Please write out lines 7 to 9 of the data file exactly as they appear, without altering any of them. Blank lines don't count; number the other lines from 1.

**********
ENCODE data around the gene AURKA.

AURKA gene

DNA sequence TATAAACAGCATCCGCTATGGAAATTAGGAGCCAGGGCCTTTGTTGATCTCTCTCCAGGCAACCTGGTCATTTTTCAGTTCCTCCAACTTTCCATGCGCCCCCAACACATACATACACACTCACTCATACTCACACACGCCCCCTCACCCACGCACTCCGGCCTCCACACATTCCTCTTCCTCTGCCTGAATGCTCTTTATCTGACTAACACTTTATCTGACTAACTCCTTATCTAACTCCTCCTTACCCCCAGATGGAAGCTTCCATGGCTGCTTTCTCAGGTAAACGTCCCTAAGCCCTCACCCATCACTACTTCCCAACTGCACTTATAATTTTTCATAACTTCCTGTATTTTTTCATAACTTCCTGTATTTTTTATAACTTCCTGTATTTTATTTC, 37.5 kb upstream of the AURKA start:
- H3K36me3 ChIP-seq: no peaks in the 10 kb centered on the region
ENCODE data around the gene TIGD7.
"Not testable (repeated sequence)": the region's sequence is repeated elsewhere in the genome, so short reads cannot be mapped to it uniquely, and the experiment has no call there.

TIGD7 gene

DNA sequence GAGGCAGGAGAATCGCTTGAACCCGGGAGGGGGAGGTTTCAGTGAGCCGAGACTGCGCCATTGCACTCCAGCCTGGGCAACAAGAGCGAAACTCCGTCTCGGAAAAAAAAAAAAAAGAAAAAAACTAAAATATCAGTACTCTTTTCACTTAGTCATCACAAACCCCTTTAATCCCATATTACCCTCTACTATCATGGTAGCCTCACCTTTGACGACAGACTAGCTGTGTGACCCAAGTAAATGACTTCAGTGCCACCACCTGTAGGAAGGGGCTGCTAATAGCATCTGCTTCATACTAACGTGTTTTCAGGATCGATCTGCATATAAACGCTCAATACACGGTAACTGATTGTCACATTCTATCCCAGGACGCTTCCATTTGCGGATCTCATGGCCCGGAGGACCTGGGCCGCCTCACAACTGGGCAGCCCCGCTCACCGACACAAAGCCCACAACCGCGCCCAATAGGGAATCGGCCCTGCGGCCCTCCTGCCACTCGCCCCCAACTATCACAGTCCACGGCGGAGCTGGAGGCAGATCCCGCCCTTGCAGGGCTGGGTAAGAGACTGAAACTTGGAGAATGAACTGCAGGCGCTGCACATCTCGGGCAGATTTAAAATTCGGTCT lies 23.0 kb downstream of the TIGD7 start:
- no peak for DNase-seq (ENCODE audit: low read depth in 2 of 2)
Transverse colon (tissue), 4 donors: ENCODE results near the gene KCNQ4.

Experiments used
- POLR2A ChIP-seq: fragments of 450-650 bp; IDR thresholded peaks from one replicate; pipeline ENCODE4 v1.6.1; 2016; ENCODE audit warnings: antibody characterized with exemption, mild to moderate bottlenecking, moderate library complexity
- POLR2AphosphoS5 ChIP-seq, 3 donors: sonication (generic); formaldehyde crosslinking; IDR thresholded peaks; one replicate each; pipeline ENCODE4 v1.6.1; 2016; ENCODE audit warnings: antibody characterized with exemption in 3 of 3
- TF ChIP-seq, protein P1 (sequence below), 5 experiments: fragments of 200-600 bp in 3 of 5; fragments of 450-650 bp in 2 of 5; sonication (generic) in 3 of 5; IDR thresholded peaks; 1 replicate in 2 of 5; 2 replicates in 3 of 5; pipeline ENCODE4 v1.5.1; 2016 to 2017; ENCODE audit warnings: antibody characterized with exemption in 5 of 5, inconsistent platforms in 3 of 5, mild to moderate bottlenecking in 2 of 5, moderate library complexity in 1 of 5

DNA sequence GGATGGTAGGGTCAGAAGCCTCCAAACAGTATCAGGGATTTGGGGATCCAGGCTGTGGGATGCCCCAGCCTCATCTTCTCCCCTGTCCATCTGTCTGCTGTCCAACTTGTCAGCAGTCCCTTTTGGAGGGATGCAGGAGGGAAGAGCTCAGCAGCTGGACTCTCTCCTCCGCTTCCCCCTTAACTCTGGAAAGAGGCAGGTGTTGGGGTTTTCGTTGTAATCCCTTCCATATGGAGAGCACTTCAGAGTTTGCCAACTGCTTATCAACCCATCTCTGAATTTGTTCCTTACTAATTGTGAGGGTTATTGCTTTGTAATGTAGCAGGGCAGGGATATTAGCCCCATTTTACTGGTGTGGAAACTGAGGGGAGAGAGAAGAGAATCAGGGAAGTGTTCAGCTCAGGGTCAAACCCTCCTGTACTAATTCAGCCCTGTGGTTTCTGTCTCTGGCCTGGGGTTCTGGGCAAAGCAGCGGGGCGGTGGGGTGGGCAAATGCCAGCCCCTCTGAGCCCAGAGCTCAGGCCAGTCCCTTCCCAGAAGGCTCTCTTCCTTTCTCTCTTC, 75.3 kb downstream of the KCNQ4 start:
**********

TIGD7 gene

DNA sequence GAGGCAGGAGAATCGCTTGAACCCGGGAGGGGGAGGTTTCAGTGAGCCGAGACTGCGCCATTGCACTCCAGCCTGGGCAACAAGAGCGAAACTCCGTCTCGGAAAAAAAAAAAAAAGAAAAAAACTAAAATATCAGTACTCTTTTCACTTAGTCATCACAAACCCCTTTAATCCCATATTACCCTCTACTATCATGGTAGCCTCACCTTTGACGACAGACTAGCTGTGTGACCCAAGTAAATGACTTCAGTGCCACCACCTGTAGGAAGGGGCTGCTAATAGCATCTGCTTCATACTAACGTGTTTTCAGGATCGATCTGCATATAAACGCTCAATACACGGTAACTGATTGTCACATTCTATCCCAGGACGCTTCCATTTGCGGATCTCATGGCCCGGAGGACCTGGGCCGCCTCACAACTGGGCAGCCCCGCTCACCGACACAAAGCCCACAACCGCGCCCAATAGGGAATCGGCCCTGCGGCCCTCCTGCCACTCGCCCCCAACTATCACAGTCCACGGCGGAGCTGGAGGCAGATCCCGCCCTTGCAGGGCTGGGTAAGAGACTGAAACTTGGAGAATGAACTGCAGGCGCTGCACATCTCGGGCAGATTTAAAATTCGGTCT lies 23.0 kb downstream of the TIGD7 start:
- no peak for DNase-seq (ENCODE audit: low read depth in 2 of 2)